If his ticket is to a point in the West, he is directed to the ticket office of a representative of that railroad whose lines go to the point named. Here he exchanges the pass bought at his point of embarkation, and receives in return a third-class ticket to his point of destination.
In this distribution the government authorities must necessarily work in connection with the transportation companies. Every transportation company whose terminals are in New York, are represented at Ellis Island by their own officials who conduct their own offices under the direction of the home authorities, who pay the government rental in the same way that they would pay rental for offices owned by private concerns.
Usually a number of railroads are represented by one agent who is in charge of the employes at that point, and whose expenses are shared proportionately by the transportation companies he represents.
All immigrants must secure their tickets from this "Immigrants Clearing House." Those who go West must go over one or more of the nine railroads whose lines meet in New York. Those who go East must go over one or more of the three railroads or three steamship companies which go to points in New England.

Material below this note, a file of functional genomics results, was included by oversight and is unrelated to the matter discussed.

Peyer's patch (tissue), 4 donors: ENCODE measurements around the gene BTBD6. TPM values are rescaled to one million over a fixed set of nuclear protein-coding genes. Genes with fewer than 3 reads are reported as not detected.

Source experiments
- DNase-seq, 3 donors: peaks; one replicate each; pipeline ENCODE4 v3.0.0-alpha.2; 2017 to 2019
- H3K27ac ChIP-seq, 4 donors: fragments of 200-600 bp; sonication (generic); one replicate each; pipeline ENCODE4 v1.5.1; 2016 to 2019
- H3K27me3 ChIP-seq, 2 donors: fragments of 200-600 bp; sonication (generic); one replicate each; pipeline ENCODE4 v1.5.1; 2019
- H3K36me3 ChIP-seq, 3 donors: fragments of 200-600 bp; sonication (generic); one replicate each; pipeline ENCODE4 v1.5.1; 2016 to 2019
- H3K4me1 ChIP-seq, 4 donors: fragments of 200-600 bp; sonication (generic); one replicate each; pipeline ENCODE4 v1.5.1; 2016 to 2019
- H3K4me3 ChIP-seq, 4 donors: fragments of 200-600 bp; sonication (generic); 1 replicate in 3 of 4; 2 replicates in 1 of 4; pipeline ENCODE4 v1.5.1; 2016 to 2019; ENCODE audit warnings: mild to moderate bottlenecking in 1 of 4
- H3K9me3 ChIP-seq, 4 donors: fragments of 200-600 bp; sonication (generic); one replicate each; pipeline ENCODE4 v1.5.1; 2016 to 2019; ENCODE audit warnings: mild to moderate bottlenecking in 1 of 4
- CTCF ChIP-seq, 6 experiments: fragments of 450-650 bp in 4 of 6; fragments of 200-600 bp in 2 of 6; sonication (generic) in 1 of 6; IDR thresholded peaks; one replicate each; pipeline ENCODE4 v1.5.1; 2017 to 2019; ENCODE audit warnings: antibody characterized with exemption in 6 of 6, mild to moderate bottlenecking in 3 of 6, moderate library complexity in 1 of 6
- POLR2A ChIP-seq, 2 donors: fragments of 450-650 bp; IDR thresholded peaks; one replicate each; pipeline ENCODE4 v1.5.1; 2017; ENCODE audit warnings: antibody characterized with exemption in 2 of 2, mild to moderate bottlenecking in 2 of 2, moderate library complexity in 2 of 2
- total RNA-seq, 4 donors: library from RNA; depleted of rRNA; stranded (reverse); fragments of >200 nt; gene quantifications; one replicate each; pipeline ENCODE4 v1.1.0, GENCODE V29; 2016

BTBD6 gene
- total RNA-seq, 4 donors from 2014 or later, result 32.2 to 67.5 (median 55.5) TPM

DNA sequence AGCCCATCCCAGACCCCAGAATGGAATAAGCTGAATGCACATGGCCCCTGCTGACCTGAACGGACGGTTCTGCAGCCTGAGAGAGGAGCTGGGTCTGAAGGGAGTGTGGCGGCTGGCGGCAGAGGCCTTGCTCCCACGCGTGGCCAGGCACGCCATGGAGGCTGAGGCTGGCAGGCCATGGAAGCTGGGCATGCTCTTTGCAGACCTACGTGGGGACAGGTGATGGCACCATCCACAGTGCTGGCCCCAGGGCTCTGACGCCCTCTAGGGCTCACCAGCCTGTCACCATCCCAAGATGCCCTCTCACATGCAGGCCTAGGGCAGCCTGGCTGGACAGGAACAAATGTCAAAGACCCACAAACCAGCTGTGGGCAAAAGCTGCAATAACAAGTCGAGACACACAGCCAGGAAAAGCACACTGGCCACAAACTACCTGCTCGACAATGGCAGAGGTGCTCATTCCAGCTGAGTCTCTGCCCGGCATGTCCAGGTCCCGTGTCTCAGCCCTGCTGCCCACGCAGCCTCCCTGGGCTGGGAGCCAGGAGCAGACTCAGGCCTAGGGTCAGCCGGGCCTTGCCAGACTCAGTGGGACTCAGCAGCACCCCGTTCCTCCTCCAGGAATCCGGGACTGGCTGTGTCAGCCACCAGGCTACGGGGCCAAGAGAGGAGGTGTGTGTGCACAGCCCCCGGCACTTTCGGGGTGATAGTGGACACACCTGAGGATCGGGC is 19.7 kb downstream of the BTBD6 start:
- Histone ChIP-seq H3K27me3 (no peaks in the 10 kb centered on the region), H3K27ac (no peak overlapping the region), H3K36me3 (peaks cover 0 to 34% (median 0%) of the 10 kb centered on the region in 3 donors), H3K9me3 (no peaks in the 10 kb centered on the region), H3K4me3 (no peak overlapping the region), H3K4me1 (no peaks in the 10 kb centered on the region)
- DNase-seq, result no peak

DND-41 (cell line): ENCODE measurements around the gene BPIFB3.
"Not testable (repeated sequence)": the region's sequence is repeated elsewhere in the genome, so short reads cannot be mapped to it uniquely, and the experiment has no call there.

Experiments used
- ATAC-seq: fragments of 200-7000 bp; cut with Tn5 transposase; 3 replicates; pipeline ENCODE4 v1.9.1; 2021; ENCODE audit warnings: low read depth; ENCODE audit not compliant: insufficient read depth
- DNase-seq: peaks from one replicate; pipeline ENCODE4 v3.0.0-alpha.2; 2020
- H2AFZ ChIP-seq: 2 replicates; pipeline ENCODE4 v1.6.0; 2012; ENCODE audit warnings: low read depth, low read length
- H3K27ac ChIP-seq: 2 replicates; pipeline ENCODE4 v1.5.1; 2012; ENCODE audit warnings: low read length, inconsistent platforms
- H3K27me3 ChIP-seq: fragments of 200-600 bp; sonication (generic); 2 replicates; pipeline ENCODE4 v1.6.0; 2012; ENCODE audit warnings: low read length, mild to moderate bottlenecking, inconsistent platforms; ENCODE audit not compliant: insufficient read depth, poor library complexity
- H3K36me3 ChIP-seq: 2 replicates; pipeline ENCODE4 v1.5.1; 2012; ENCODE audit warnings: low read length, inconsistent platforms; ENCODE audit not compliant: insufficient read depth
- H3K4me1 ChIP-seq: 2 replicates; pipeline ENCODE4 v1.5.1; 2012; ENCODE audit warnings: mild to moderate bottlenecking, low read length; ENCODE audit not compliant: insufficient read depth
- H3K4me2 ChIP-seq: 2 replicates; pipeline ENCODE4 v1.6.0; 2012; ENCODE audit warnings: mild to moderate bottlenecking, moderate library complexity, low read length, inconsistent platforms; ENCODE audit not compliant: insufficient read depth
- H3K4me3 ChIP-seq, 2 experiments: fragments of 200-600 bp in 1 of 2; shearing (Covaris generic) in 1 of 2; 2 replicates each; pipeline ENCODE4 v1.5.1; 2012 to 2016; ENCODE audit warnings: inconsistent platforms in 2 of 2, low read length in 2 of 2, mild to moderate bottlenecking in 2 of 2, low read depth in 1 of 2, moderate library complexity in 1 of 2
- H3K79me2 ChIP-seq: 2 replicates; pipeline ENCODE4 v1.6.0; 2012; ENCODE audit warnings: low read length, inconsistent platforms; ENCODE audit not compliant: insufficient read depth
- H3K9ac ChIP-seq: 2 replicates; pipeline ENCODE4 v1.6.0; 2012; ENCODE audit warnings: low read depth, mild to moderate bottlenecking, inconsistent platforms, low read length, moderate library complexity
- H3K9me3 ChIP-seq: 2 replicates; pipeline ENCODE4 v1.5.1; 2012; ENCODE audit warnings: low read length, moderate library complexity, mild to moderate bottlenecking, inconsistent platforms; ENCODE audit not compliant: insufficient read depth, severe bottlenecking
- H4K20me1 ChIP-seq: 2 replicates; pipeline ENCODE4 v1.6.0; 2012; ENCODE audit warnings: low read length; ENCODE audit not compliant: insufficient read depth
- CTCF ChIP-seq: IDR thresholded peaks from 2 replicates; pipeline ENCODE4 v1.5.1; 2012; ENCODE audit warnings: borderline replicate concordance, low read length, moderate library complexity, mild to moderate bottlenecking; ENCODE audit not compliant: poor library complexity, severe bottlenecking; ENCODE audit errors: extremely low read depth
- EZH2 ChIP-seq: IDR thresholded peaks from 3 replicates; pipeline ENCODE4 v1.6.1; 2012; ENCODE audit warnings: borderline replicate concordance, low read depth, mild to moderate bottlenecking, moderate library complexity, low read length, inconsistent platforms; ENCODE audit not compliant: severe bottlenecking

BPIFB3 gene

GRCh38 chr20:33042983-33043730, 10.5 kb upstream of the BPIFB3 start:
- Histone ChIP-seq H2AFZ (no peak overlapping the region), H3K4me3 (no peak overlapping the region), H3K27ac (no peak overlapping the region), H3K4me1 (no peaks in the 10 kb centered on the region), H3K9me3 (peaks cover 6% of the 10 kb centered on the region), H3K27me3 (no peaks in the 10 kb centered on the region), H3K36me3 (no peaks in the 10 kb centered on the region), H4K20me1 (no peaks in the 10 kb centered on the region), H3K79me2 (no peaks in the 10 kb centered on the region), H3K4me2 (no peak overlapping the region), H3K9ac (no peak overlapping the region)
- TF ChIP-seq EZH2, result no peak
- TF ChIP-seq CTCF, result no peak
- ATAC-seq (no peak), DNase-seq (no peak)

Those who go South and North likewise, must buy their tickets over the railroad or steamship lines which are represented by employees at Ellis Island. In this way but a very short time elapses from the moment when the immigrant lands and the time that he exchanges his railroad ticket.
As soon as the immigrant's ticket is secured, he is at once directed to the checking room. This is a large floor around the walls of which are hung placards bearing the names of all the railroad and steamship companies.
As each immigrant presents his ticket to the official, his baggage is weighed, checked, and piled in that part of the floor which is near the placard containing the name of the railroad on which the baggage is Checked. So effective is this system that not a piece of baggage has been lost for twelve years.
Immigrants Just Arriving at Ellis Island—as They Look on Disembarking From the Steerage Quarters of the Ocean Liner, Carrying All Their Worldly Possessions With Them. System - A Monthly Magazine, October 1905. GGA Image ID # 14f22e48b8
The immigrant is then passed on to the waiting-room. This room is divided into a number of large compartments. each of which bears the names of those railroads over which the immigrants are to be carried.
As each compartment is filled, a door at the further end is opened and the immigrants are transferred to a government barge. These barges connect Ellis Island directly with all the steamship and railroad companies.
In the few cases in which the barges do not land the passengers directly at the depots. uniformed guides are sent with each boat load who place them on the cars of the New York transportation companies and deliver them to the railroad stations.
The Immigrant is Started Safely on His Journey